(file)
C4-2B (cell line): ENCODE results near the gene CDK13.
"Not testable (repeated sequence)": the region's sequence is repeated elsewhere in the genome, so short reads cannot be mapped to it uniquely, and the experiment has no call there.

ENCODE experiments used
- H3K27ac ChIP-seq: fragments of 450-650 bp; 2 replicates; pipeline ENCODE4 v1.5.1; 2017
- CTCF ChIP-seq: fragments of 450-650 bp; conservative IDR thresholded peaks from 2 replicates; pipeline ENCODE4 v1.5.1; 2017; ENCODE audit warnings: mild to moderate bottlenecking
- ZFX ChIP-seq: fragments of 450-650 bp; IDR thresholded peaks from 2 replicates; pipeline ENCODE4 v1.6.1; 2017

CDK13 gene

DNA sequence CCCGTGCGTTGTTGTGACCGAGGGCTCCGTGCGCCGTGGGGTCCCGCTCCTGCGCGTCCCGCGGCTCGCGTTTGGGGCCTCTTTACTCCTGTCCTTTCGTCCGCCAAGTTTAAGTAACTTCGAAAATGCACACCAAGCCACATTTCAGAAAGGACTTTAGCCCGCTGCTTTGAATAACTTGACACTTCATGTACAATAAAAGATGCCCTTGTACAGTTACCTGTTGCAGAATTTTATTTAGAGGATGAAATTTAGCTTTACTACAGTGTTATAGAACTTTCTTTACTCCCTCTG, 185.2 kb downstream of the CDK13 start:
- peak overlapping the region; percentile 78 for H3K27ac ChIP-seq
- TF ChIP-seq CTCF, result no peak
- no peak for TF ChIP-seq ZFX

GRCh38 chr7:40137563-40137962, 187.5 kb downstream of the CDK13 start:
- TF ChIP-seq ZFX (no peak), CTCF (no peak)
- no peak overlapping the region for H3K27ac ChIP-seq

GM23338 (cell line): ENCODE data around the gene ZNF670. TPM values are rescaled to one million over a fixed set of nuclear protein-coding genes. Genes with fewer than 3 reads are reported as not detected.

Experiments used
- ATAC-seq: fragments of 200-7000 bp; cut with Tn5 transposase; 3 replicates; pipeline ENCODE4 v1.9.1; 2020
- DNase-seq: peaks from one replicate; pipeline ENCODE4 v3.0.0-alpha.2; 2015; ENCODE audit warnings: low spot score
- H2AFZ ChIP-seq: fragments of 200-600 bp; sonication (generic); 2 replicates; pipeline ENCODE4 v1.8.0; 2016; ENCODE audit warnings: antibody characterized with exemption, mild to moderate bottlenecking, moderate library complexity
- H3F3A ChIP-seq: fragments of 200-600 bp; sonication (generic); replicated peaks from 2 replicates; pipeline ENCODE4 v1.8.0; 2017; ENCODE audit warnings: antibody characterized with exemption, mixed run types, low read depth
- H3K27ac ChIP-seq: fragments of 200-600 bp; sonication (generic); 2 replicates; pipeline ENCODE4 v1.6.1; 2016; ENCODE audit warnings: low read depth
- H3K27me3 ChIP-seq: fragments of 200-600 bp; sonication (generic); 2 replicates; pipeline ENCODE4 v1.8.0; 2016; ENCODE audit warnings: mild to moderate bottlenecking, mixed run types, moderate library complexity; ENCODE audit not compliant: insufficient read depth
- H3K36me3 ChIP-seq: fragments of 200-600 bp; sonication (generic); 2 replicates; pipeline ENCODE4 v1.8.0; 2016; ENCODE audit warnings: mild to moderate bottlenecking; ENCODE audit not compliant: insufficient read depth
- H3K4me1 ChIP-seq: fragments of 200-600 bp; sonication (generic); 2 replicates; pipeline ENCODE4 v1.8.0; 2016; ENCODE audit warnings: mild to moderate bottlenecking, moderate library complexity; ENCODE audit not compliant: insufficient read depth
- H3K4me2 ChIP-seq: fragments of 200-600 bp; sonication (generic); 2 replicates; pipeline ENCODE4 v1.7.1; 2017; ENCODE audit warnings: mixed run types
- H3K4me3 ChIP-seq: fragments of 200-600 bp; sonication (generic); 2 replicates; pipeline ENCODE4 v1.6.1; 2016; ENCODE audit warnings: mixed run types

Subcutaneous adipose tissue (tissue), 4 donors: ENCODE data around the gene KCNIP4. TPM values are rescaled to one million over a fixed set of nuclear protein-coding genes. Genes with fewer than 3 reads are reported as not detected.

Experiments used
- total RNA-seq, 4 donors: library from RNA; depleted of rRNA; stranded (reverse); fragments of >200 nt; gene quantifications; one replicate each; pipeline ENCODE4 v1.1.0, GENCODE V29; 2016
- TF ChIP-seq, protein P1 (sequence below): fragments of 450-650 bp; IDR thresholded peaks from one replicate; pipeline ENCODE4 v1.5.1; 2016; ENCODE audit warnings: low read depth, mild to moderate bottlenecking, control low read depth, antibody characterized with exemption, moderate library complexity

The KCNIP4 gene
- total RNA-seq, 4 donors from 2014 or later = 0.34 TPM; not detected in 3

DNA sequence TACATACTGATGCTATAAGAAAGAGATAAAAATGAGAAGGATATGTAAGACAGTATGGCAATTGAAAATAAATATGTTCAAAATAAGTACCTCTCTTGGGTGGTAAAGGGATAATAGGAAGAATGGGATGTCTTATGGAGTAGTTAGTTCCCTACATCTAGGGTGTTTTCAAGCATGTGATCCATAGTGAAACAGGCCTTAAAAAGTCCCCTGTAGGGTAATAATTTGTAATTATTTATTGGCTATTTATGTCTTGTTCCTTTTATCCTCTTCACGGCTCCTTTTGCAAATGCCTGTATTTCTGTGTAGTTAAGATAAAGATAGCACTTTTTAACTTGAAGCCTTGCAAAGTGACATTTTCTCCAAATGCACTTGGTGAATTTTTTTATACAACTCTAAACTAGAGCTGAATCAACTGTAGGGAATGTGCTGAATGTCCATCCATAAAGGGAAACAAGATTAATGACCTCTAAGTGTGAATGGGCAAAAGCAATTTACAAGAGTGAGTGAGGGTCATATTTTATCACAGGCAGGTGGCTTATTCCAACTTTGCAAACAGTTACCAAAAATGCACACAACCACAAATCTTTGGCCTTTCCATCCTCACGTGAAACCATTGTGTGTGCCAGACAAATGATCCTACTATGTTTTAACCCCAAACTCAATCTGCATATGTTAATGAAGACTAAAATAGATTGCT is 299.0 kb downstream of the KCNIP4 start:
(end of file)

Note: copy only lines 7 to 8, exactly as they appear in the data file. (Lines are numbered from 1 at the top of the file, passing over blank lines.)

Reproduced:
CDK13 gene

DNA sequence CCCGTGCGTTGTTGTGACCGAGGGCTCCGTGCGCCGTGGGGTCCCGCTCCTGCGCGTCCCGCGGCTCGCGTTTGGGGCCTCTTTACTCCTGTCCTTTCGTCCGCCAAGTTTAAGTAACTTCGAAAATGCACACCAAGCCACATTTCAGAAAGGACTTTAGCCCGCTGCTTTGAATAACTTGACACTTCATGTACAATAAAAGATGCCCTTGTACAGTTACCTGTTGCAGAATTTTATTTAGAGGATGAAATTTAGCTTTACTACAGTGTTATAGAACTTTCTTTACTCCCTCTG, 185.2 kb downstream of the CDK13 start: